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What is the Uniform Code of Military Justice?

On Behalf of | Oct 6, 2021 | Military Law

If you work in the military, you should be aware of the Uniform Code of Military Justice, or UCMJ. This act is one that governs the military justice system.

With this act, the President is allowed to decide on the procedures and rules to be implemented through the UCMJ. They are given this power through the Manual for Courts-Martial.

How does the Uniform Code of Military Justice vary from the civilian justice system?

The UCMJ varies from the civilian justice system because it does not require indictment by a grand jury. Additionally, the jury in a case may be made up of a person’s peers, but those peers will all be members of the military. In a civilian court, there need to be 12 members of the jury. In a military court, the number of people on the panel may vary – there are 4 panel members for a special court martial, 8 for a noncapital general court martial, and 12 if there is possibility for the death penalty.

In the court-marital system, you will also find that there are different kinds of court-martials that apply to military members but not civilians. There are three main types:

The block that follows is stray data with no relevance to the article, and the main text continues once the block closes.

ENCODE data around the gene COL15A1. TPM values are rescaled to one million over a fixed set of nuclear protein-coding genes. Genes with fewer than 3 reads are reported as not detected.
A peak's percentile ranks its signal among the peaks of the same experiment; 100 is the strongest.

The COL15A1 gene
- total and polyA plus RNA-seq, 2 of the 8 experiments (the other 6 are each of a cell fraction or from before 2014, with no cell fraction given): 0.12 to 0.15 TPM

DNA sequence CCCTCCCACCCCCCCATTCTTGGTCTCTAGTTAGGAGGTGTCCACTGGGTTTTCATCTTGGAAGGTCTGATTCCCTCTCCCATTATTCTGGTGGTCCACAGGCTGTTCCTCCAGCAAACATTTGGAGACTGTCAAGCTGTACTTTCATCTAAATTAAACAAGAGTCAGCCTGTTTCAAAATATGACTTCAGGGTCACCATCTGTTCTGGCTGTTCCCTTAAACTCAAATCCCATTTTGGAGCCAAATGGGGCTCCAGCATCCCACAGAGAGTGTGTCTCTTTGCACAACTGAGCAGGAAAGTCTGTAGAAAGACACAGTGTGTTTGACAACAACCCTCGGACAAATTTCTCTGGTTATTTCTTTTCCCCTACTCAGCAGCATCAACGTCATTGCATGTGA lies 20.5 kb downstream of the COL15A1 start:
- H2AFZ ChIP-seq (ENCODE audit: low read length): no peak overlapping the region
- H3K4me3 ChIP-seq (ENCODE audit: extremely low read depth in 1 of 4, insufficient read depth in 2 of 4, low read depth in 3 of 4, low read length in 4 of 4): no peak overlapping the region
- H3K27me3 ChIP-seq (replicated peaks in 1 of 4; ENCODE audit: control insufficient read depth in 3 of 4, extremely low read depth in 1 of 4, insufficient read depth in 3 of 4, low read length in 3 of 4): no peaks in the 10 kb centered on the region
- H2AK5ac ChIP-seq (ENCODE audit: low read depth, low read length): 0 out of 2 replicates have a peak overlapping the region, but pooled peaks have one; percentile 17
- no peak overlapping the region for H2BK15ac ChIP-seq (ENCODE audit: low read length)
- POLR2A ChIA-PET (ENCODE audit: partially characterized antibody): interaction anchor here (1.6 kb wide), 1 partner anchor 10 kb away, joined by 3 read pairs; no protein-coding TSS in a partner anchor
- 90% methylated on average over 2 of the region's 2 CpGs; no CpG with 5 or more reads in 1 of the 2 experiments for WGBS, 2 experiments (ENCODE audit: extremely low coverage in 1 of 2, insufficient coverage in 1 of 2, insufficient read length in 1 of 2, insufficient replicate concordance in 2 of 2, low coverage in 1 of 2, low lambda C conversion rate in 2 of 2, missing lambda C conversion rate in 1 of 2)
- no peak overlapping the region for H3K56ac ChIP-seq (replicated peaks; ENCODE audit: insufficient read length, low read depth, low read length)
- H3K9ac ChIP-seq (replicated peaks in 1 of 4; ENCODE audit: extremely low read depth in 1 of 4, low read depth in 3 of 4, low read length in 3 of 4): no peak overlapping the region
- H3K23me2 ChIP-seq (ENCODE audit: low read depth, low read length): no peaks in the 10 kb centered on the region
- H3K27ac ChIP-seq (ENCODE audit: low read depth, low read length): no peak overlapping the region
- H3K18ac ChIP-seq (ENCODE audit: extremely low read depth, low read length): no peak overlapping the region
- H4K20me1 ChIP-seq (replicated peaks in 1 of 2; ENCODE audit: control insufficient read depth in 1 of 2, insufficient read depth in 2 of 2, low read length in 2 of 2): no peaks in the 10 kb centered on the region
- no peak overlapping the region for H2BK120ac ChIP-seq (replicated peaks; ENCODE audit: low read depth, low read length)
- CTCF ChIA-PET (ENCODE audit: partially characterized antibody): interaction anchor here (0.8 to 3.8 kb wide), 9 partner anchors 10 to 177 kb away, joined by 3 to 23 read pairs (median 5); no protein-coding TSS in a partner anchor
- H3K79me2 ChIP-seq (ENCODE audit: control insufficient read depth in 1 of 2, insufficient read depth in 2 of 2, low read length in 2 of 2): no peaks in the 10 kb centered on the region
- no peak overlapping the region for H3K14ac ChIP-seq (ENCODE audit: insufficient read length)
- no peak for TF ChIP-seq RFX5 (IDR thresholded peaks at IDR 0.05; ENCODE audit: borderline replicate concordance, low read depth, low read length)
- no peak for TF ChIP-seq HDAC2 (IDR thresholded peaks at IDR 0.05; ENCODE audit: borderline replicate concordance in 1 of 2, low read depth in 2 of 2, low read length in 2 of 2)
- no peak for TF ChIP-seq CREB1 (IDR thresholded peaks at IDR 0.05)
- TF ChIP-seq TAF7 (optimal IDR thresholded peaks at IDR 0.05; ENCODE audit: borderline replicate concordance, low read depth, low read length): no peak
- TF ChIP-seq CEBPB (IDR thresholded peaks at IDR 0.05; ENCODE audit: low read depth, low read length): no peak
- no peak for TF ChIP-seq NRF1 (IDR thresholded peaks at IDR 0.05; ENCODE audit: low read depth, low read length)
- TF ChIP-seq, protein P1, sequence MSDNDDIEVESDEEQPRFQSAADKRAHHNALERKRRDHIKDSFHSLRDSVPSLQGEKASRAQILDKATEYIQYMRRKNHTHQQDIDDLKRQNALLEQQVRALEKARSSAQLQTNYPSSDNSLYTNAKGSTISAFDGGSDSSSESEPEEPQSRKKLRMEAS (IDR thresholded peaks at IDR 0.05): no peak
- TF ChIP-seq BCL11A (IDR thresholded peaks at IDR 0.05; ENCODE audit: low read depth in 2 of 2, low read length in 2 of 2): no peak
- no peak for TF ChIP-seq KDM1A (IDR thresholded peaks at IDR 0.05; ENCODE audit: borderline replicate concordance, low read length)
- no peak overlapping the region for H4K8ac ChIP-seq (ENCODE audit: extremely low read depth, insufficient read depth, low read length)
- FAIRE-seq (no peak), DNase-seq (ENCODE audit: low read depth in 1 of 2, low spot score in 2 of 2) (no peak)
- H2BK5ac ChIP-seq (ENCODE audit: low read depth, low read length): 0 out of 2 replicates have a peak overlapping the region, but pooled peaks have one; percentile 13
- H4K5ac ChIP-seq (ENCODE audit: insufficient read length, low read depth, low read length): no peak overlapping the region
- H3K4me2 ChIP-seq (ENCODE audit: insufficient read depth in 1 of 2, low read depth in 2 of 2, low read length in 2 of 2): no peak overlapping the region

• Summary court martials
  • Special court martials
  • General court martials

Summary court martials are used for minor offenses, while special are for misdemeanors and general are for the most severe cases.

The UCMJ also varies in how it allows appeals. In a civilian court, you can ask the court to hear your appeal. You start at the circuit court and move up the line until you reach the Supreme Court.

In the military, the system is different. The branch of the military with the case handles its own appeals. In the military, an appeal is automatic if the military member will receive a severe punishment, but the appeal is not automatic in a civilian case.

You deserve a chance to defend yourself

The differences in these systems may not seem very significant, but they could have an impact on how your case is handled. It’s smart to know your rights and to take a stand to defend yourself if you are facing a court martial or other issue in court. You deserve a chance to defend yourself and to protect your career.